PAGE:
Very unlike me, I’m posting the next part just the next day. Call it excitement.
tl;dr: I describe a (rudimentary) tool that can be integrated into automated Maven tests. The tool tests that all data needed for tracking as well as the basic triggers on page load are still working fine. Put it into your build, CI, or deploy mechanism; make your web analysts and marketers happy.
The idea behind this tool is to crawl an existing list of URLs (your site, for example), record the values of all Data Elements and which Page Load Rules fire on the pages. The result is a JSON file which your friendly marketer can tailor. You then use the JSON file in an automated test whenever you want, making sure you don’t pull the ground from under her feet when you make changes.
The tool is really three tools:
- A crawler that builds the JSON file
- A single-page “web app” that allows your marketer to adapt the file
- A test that works through the file and checks everything against the live site
I built this tool using my less than adequate knowledge of development and/or testing (I went with what people told me was hip). The tests can be run in eclipse or using Maven. They use Selenium WebDriver to actually test pages, with the PhantomJSDriver to “render” the pages. I tried ChromeDriver, too.
I’d like to amend the tool to use Selenium RC, so it could test on different browsers and OS, but that can wait.
So, here is how it all works:
I presume you have installed Maven, git, selenium, ChromeDriver, phantomjs, … the usual suspects.
urls_all_pages.txt file and replace the existing URLs with those you want to crawl, one URL per line.
Now launch App.java
The tool will open up a browser and load all the pages you specified in the file above. On each page, it will read which Data Elements have which values, and it will browse the DTM Logger for Rules that fired and record those as well.
As a result, you get a JSON file named
The blue print is pretty raw, though. We need to shape it a little bit.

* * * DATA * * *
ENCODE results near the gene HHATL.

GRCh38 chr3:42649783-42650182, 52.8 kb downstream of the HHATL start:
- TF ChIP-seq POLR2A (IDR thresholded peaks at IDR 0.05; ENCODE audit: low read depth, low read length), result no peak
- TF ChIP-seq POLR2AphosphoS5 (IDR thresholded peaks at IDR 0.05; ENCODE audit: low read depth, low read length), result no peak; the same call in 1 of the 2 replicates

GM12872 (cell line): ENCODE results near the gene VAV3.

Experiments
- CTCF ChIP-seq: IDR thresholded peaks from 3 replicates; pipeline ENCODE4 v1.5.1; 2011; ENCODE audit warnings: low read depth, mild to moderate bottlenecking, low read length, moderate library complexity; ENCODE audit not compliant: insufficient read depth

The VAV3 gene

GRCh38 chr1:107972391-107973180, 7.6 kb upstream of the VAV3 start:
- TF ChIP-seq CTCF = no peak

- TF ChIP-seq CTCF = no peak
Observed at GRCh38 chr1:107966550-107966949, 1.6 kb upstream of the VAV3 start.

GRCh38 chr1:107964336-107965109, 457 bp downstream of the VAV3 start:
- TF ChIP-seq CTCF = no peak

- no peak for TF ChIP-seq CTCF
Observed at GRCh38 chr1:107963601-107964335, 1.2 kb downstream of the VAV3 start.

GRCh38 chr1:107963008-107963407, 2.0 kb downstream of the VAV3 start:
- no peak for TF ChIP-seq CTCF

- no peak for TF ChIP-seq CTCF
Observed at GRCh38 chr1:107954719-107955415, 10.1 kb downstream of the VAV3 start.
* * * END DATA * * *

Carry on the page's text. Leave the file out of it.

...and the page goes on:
Go pull testJSONEdit from github.
This is just a web page, so open it in your browser (read “Chrome”).
The (ugly) first screen asks you to select a file.Take the
pageInfo.jsonfile that the previous chapter created, then press “Load”.
The page will magically transform into a matrix.Down the left hand side, you can see the titles of all the pages you crawled earlier. Right next to them are check boxes, one per page. The check boxes next to the page title allow you to switch testing for a page on or off.
Across the top, you can see columns named after your Data Elements and Page Load Rules (you might have to scroll to the right quite a bit…)
Underneath the names are buttons, which I’ll explain later.The actual table has two parts:
- Cells for Data Element tests on the left
- Cells for Page Load Rule tests on the (far) right
For the Data Elements, each cell allows you to switch the test for the specific Data Element and page on or off.In the screenshot, I see that on the home page, I do want to test the “Page Type” Data Element (it should be “default”), but I do not want to test “Content Age in Days”.
The “All on” & “All off” buttons at the top do exactly what you’d expect: they switch testing for the Data Element on or off for all pages.
Similar for the PLRs: you can switch testing them on or off for each page.The “Normal Page Load” rule fires on all the pages here, whereas the “Blog Article Extras” rule does not.
An again, the “All on” & “All off” buttons do what they say.
When you have finished checking or unchecking the appropriate boxes, you can click the “Show JSON” button at the top left corner.
The matrix will disappear, and you’ll see the JSON representing the test setup.The next step is to copy the generated JSON.
Just click into the field marked with the red arrow in the screenshot, then press CTRL-C or Cmd C to copy the JSON and paste it into an editor.
Save it somewhere. You’ll need it in the next step!
Pull TestDEsAndPLRSOnSite from github, then copy the file you generated into the root folder of the project.
You are now ready to run your first test!You can run the test in eclipse, if you want, or you can run it using Maven. Since the latter can be automated, I’ll do that.
mvn clean test -Dtest.description.file=testdescription.json
The test will run some time, depending on how many pages you told it to test.
The way it is currently made, it opens a new browser for each page. I did it that way because I would potentially like to run the tests in parallel. As far as I understand Selenium Grid, that should be possible, but not with my current, single, monolithic test.
There is much still to do! Which I think is great!